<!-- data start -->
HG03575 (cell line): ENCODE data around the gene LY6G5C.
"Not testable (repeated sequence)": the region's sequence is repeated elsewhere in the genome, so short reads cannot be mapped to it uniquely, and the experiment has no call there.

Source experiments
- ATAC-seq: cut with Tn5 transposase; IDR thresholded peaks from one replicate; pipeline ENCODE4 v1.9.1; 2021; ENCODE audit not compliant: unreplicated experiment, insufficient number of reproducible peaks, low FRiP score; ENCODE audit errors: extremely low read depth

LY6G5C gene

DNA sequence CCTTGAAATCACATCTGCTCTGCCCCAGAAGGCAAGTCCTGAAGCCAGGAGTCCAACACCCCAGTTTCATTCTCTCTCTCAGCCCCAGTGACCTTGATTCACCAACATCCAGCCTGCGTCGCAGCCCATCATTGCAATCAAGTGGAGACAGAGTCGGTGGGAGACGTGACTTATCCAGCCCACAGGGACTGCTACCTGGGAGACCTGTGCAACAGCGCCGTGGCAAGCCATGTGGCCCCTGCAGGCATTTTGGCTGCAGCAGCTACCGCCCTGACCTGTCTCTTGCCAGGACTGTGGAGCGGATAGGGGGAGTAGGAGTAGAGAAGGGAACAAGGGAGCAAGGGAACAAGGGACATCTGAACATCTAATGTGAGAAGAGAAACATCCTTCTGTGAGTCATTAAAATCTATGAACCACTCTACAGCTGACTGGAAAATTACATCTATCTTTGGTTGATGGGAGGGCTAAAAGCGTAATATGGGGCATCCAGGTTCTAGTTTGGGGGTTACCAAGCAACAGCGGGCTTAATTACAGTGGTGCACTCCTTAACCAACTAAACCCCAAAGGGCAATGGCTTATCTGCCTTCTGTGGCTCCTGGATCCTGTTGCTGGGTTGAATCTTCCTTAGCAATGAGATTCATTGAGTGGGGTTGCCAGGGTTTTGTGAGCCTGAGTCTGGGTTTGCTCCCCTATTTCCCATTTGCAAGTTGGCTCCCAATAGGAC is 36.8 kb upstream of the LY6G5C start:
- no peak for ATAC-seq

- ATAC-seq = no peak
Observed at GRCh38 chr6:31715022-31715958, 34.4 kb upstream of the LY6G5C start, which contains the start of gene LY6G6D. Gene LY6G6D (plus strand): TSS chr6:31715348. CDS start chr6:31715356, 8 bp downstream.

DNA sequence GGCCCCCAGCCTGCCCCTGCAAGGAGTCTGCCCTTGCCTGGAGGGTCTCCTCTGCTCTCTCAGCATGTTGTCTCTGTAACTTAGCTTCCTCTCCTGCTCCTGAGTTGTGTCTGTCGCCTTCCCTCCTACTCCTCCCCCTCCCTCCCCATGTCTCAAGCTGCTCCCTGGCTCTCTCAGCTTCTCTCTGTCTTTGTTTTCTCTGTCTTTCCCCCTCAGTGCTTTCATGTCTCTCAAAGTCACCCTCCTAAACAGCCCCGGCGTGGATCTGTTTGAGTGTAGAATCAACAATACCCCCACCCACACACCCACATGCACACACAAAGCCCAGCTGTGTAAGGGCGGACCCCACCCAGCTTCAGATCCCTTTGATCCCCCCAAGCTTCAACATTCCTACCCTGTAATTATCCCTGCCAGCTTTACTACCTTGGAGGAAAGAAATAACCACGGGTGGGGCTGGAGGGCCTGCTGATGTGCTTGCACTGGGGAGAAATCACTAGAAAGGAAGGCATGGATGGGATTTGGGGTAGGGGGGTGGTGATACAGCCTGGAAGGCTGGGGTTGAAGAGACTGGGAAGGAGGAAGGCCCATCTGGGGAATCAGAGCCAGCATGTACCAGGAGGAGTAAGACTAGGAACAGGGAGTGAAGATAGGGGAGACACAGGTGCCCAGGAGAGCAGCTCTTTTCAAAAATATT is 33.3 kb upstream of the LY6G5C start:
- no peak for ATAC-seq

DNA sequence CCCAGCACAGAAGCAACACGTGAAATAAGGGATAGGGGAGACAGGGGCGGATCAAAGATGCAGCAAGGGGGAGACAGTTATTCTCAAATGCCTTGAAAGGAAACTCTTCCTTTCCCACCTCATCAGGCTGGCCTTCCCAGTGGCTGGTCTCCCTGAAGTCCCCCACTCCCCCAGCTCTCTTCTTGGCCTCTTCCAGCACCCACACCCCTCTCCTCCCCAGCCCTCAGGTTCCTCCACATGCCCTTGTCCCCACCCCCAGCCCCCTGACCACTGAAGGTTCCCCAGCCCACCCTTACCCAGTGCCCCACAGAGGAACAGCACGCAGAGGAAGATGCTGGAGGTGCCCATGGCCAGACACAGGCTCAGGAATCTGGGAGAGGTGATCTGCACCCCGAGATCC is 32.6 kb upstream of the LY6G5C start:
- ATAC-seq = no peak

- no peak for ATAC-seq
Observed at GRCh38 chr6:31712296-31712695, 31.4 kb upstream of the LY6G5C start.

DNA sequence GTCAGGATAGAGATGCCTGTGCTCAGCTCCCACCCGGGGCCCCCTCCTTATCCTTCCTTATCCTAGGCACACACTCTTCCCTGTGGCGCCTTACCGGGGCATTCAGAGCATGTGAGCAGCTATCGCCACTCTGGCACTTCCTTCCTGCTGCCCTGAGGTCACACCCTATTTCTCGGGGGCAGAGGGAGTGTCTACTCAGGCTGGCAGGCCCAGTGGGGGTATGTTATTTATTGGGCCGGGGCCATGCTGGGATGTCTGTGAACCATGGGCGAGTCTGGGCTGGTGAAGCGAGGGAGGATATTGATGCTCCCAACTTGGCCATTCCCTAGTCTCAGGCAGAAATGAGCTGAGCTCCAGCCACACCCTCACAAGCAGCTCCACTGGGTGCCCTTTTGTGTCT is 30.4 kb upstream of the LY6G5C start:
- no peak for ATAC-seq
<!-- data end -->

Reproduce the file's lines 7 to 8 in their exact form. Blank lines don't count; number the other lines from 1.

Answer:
- no peak for ATAC-seq

- ATAC-seq = no peak